In All the Pretty Horses, Cormac McCarthy begins his Border Trilogy with a coming of age tale that is a departure from the bizarre richness and mysterious violence of his early novels, yet in many ways preserves the mystery and the richness in a more understated form.
Cormac McCarthy was born in Rhode Island on July 20, 1933. He is the third of six children (the eldest son) born to Charles Joseph and Gladys Christina McGrail McCarthy (he has two brothers and three sisters). Originally named Charles (after his father), he renamed himself Cormac after the Irish King (another source says that McCarthy’s family was responsible for legally changing his name to the Gaelic equivalent of “son of Charles”).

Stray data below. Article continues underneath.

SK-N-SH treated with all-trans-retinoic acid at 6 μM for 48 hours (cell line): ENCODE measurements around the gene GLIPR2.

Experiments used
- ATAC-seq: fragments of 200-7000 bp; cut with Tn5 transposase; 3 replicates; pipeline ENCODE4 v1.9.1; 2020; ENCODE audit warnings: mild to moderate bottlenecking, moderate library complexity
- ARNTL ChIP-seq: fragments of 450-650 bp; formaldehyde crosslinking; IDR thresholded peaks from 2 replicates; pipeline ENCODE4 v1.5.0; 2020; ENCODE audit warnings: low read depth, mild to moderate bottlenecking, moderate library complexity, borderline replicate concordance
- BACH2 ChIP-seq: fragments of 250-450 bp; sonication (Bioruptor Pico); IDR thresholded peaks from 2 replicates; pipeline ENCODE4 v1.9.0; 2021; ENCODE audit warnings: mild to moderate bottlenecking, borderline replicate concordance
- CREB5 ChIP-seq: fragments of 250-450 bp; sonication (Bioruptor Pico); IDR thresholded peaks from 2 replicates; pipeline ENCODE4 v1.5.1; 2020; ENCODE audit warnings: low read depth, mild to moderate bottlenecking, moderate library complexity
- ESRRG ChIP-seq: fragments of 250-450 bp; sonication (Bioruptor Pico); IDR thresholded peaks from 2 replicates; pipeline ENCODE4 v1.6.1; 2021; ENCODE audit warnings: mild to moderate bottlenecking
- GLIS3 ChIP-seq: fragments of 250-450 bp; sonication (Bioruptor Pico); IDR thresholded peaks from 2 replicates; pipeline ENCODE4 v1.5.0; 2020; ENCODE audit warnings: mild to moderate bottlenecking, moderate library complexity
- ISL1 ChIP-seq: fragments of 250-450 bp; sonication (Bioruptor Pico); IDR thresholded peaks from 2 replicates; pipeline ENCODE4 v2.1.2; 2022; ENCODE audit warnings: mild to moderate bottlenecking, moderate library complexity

In 1937, when he was four, the family moved to Knoxville, and his father became a lawyer for the Tennessee Valley Authority (legal staff 1934-67; chief counsel 1958-67). In 1967, the McCarthys moved from Knoxville to Washington, D.C., where Charles was the principal attorney in a law firm until his retirement.
Cormac was raised Roman Catholic. He attended Catholic High School in Knoxville, then went to the University of Tennessee in 1951-52. His major: liberal arts. McCarthy joined the U.S. Air Force in 1953; he served four years, spending two of them stationed in Alaska, where he hosted a radio show.
From Publisher's Weekly:
None of McCarthy's previous works, not even the award-winning The Orchard Keeper (1965) or the much-admired Blood Meridian (1985), quite prepares the reader for the singular achievement of this first installment in the projected Border Trilogy